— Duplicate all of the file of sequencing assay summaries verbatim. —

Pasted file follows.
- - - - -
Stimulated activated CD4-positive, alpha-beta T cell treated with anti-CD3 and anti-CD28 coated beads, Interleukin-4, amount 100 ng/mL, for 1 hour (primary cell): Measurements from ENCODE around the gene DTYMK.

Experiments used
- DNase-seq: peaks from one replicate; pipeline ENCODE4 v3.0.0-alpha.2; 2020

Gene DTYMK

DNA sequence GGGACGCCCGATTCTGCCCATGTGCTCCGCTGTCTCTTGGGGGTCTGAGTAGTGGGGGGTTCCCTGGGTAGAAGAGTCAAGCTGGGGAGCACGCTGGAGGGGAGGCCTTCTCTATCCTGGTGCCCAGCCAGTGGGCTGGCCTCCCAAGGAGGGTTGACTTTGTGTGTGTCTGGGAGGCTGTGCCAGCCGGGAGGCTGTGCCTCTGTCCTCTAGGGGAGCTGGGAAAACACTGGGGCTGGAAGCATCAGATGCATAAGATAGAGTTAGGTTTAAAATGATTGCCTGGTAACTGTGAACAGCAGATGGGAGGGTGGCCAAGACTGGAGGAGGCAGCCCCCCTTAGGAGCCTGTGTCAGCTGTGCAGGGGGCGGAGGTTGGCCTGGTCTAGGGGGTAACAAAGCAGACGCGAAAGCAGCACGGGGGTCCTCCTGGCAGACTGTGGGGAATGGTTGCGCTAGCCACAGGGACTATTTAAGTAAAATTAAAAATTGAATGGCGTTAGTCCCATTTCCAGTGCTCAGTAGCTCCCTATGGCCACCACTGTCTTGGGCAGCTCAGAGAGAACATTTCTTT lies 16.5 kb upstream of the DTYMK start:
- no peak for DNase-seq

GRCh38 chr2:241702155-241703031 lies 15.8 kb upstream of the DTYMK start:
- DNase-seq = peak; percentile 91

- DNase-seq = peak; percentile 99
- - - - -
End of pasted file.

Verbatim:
Stimulated activated CD4-positive, alpha-beta T cell treated with anti-CD3 and anti-CD28 coated beads, Interleukin-4, amount 100 ng/mL, for 1 hour (primary cell): Measurements from ENCODE around the gene DTYMK.

Experiments used
- DNase-seq: peaks from one replicate; pipeline ENCODE4 v3.0.0-alpha.2; 2020

Gene DTYMK

DNA sequence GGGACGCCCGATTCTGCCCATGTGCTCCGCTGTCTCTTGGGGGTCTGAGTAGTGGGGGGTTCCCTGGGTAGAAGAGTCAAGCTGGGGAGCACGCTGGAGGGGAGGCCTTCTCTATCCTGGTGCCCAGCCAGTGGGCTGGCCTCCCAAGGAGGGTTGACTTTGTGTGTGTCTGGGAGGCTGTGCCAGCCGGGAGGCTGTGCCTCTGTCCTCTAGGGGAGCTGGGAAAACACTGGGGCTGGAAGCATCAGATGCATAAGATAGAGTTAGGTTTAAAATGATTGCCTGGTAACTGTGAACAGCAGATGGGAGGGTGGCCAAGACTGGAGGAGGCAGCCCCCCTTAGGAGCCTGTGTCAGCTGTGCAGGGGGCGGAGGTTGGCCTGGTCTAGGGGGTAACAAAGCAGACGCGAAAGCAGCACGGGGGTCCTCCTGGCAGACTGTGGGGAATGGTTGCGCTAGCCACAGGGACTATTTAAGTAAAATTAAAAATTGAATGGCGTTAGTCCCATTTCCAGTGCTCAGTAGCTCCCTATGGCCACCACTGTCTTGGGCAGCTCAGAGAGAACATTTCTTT lies 16.5 kb upstream of the DTYMK start:
- no peak for DNase-seq

GRCh38 chr2:241702155-241703031 lies 15.8 kb upstream of the DTYMK start:
- DNase-seq = peak; percentile 91

- DNase-seq = peak; percentile 99